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Farm Camp offers hands-on agriculture

By Janet Kubat Willette

Date Modified: 08/30/2013 1:03 PM

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WASECA, Minn. — The shiny John Deere 8285R pulled up to the edge of the buffer and a child carefully climbed out, assisted by a waiting volunteer.

Another child scampered over to the tractor's ladder, climbed up to the tractor cab and plopped down in the buddy seat next to Jon Halloran, from AgPower in Belle Plaine.

The volunteer on the ground shut the cab door and backed away. Halloran was off on a well-traveled circular course adjacent to the main parking area at Farmamerica.

In one minute, 34 seconds, Halloran was back and the process repeated.

A second tractor also gave rides to children attending the second annual Farm Camp. The tractors went round and round the track until every student had a ride.

Farm Camp was held Aug. 12-13 at Minnesota's Agricultural Interpretive Center near Waseca.

The event was started last year by people who wanted to put on a farm camp for children that focused on modern agriculture, said Kathy Guse, of Janesville, event coordinator.

About 100 people attended last year's one-day event. Attendance tripled to 300 this year and a second day was added, Guse said.

Farm Camp is targeted to city kids and kids who want to learn more about agriculture.

Attendees included school-age child care programs, individuals, home-school groups and Boy Scout troops, said volunteer Andrea Hildebrandt. The camp is open to youth in grades three through six.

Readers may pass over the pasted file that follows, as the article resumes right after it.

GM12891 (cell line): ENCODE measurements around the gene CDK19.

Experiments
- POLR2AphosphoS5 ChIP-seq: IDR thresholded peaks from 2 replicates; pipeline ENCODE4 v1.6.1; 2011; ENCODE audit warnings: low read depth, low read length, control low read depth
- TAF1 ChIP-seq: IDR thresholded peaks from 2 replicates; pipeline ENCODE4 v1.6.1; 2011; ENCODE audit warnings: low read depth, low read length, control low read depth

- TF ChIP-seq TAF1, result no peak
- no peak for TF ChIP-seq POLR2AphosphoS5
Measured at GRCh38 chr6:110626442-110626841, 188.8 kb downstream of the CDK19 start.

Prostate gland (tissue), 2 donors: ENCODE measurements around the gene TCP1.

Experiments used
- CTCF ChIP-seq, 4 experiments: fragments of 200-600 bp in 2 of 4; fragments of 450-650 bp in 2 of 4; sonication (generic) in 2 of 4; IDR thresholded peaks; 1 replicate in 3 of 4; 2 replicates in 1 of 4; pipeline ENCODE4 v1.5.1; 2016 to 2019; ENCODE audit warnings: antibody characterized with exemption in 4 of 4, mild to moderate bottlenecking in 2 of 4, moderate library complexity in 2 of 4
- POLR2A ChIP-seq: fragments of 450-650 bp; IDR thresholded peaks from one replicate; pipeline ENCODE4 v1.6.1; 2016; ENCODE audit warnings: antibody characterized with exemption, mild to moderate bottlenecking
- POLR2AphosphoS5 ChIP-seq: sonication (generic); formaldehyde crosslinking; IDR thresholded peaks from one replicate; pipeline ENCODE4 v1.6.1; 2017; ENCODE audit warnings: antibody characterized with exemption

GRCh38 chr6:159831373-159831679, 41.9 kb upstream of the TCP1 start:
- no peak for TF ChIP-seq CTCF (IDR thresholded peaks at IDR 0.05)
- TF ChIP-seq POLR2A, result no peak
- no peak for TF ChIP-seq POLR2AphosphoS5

Sixth graders Alexis Linde and Trista Hering, both of Waterville, came to learn more about farming. They are members of the Le Center Farmers Friends 4-H Club.

At the corn station, the duo stuck their hands into a corn starch and water mixture as group leader Cara Soper talked about products made from corn and how they could do the corn starch and water project at home.

Hering said she enjoyed riding in the tractor and seeing the animals.

Linde said they learned about different hog breeds at the pork station.

Sarah Marketon, 2012 Pork Ambassador, held up a poster showing the breeds. The children sat in chairs on three sides of a pen of sleeping pigs.

The children delighted in simply observing the pig's behavior. They watched while a startled piglet went to root in another area of the pen before laying back down.

One child asked Marketon why pigs root. Soon, another pig woke up and came to lay by the first. The third pig came over and wiggled in between the other two.

Marketon answered all their questions and quizzed them. How many times per year does a sow have pigs? What are footballs made from? One observant participant asked about the bumps on the pig's belly. Another wanted to know why their tails weren't curled yet.

In the Farmamerica Visitor Center, Morristown turkey farmer Kim Halvorson gave the children a turkey barn tour via video. She told them Minnesota is the leading state in turkey production and said they raise turkeys all year on their farm. They raise toms and had turkeys ranging in age from four weeks to 19 weeks on their farm.

She led them in a project where they could learn another language, talking turkey, before letting each person who wanted touch or hold a turkey.

At the soybean stop, students delighted in stepping into the field, with chaperones telling them not to go too far into the field.

Students passed around a soybean plant, commenting that it was fuzzy.

At the beef stop, they sniffed and touched corn silage, haylage, corn and dry hay. It's sweet smelling, some said.

Lori Beckel and Lynn Nelson told the children that cows have four stomachs, chew their cud 44,000 times per day and drink a bath tub full of water every day. Cows can smell a scent from six miles away and they get up and down 14 times per day.

The children wanted to know how long it would take the beef calf in the pen nearby to be as big as its mother.

Each station included educational time and hands-on learning time, Guse said.

Farm Camp has the support of all the commodity groups and a lot of volunteers. Guse said it takes close to 60 volunteers per day to staff the camp. Volunteers ranged from FFA members to retirees.